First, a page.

I formerly wrote for Unity, but have decided to come to unreal, mostly because I do not like Unity’s object management. Unfortunately, a lot of the architecture I used to use is now entirely useless. Not just because its in the wrong language or not set up for Unreal’s API yet, but because it conceptually impossible to my knowledge in C++.
A lot of what I wrote in Unity was centered around delegates and Interfaces galore. The example of which I am most proud is the [FONT=courier new]Affliction class which was totally dynamic and flexible. At every point along the pipeline, every portion of the game was entirely ignorant. Each component knew the absolute minimum needed to function, and that was all.
The [FONT=courier new]Affliction represented all status effects on the character at any given time. They would be passed through the [FONT=courier new]Afflict(Affliction affliction) method inherited from [FONT=courier new]IAfflictable. The method would then add the affliction to a [FONT=courier new]List<Affliction> of afflictions on the Character, the character would generate an anonymous method to remove the [FONT=courier new]Affliction from the list, and then assign that to its [FONT=courier new].OnExpire() delegate. Lastly the [FONT=courier new]OnStart() and [FONT=courier new]OnProc() [FONT=arial, helvetica, sans-serif]Delegates would be called and their co-routine started respectively. As a result, the object which assigned the affliction has complete event access to when the Affliction Ticks, Expires, Starts, and everything else about it along the way to extrapolate any data it needs.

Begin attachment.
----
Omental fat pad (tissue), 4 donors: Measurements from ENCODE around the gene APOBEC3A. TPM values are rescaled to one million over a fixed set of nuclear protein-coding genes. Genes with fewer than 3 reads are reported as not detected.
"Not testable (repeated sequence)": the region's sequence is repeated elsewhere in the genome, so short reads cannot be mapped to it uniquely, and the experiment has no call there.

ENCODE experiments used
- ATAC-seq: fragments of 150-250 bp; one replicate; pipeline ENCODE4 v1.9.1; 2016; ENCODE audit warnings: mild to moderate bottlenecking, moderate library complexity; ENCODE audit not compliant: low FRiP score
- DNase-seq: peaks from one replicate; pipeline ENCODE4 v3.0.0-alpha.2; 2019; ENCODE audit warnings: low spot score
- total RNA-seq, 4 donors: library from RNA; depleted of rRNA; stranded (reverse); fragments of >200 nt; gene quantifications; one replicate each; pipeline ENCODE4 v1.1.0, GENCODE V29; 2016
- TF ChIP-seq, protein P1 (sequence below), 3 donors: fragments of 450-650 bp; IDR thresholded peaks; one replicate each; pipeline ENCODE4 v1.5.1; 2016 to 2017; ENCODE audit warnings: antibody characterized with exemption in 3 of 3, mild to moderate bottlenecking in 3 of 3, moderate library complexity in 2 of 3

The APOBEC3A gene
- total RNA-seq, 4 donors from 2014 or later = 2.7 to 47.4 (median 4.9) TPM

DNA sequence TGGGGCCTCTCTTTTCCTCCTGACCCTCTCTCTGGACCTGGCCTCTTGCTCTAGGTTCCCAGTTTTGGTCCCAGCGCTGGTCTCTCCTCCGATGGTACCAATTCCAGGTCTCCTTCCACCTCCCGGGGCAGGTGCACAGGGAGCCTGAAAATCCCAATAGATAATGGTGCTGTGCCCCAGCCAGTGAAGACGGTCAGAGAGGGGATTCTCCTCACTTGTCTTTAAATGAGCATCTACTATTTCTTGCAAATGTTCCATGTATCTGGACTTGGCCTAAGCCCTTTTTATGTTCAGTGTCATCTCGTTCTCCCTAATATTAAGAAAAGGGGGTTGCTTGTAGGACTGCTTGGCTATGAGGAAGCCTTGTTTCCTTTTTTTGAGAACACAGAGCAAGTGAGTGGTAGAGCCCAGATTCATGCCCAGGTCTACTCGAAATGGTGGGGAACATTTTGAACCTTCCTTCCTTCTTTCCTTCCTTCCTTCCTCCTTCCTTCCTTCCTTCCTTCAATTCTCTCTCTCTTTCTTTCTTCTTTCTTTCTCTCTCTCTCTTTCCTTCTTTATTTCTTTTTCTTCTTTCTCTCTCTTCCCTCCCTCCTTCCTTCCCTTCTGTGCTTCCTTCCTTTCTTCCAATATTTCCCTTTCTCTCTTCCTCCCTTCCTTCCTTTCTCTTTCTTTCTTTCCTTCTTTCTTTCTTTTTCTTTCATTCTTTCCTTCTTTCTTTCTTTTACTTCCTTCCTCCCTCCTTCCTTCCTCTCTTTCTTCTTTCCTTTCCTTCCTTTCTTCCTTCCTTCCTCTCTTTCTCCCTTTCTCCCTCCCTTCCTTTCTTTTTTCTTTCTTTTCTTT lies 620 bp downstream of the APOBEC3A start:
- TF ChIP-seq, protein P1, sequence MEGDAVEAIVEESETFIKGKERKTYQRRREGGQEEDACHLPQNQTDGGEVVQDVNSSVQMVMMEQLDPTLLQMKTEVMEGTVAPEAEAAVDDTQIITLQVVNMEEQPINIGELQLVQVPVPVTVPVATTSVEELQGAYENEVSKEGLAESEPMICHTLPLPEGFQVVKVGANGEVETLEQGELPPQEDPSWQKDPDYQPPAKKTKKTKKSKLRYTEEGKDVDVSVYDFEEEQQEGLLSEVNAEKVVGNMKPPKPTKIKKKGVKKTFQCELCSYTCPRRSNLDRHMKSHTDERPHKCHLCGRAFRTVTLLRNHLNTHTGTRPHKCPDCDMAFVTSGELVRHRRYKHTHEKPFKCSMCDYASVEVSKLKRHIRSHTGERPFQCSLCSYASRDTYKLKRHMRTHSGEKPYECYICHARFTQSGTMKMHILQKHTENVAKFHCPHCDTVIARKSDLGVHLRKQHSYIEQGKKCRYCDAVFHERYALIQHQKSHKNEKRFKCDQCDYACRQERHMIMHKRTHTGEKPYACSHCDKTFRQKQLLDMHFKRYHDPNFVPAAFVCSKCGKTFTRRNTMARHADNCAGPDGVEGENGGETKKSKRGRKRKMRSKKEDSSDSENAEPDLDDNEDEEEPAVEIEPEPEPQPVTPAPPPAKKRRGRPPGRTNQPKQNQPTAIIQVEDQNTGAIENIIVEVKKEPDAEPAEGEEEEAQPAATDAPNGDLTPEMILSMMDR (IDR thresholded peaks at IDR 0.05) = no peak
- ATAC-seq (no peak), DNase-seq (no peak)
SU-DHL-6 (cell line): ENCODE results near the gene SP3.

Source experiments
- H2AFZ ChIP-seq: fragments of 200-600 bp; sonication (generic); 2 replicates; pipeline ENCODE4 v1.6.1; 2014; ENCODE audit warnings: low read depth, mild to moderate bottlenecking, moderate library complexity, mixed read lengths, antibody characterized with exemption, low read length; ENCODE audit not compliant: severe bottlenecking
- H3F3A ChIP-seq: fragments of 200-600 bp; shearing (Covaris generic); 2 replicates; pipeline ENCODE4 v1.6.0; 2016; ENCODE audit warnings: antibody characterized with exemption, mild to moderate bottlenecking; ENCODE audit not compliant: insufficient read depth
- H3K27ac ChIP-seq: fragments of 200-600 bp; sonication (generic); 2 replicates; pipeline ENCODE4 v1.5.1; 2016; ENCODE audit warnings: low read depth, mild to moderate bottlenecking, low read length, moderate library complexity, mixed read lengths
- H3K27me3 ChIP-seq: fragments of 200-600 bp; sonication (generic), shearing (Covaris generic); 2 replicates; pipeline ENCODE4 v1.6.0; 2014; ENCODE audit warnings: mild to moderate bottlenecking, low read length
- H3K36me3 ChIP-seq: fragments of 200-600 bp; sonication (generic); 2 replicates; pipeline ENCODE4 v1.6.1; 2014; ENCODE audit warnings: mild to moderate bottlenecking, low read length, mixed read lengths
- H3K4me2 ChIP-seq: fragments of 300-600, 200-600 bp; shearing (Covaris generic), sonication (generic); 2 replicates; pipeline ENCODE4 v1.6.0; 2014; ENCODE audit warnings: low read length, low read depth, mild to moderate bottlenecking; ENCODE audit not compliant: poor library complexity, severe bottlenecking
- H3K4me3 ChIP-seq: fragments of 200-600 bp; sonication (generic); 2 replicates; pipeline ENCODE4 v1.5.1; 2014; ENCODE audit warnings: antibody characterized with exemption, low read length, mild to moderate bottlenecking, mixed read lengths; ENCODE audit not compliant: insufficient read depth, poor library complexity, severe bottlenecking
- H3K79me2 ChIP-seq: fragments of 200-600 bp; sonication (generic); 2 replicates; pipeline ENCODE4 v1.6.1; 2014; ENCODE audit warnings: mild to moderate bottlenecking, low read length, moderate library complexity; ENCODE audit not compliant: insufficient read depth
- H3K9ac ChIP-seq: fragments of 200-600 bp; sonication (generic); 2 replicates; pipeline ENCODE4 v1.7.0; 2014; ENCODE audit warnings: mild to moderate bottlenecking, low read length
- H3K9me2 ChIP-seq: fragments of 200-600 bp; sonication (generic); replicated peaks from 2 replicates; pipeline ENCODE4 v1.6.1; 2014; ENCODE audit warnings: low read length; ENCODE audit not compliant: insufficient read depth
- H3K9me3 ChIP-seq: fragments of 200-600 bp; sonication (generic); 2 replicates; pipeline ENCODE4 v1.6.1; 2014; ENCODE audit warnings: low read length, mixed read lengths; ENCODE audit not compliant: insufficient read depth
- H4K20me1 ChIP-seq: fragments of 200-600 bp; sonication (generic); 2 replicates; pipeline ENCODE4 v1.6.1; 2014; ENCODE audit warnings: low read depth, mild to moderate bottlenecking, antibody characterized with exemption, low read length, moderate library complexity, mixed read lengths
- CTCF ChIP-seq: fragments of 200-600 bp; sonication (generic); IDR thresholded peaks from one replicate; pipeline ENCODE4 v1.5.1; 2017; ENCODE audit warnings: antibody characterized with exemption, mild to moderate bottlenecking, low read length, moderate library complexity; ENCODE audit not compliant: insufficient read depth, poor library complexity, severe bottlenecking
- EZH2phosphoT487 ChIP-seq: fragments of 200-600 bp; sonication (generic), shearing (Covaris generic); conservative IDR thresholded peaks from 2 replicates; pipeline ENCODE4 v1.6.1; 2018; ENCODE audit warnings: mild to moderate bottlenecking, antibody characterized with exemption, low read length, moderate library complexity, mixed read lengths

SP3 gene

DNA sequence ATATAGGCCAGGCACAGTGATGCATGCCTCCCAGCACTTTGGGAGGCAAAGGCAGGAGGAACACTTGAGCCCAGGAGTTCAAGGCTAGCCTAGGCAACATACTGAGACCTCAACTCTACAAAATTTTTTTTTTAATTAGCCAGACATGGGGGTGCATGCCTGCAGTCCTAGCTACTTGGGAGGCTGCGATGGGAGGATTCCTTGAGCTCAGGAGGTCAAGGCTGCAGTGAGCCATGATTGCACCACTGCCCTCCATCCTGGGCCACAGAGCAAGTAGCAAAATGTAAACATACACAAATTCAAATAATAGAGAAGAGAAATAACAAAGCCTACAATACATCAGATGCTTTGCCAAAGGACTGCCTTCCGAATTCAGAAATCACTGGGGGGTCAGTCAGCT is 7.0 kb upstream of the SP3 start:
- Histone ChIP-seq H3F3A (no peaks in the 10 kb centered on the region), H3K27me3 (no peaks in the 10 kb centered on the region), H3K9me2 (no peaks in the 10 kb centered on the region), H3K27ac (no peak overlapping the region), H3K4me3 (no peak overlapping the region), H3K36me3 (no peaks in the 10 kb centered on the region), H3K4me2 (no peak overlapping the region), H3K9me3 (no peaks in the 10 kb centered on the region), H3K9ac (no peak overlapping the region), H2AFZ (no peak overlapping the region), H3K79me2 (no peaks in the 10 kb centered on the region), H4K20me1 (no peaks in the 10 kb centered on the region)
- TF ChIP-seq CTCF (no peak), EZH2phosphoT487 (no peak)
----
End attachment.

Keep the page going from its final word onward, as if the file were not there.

For example, when the [FONT=courier new]Affliction was instantiated by something like an AoE Slow [FONT=courier new]Spell, the [FONT=courier new]SpellEffect class has no need to be aware of who or how the [FONT=courier new]IAfflictable handled the [FONT=courier new]Affliction. It doesn’t need to know the name of the list where it stored it, and no kind of recursive checking of said list is ever needed. Because the [FONT=courier new]Affliction was created by the [FONT=courier new]AoESlowSpell, it can assign the [FONT=courier new]affliction.Expire to the [FONT=courier new]OnTriggerExit(Character) when it leaves the space. Total and absolute separation of concern, with no conflicting references or double assignments, while still making everything accessible and readable from all conceivable relevant scopes.
The issue I now encounter in C++ is I have no idea how to recreate this type of flexibility and dynamic behavior. I have no idea where to go from here, oddly the best sounding answer so far is to write in C# and have my code push data to a barebones C++ setup which listens on a Stream coming over some local port. While doable, this osunds like a lot of work, any suggestions on porting over my architecture to C++ so i can maintain the same streamlined quality?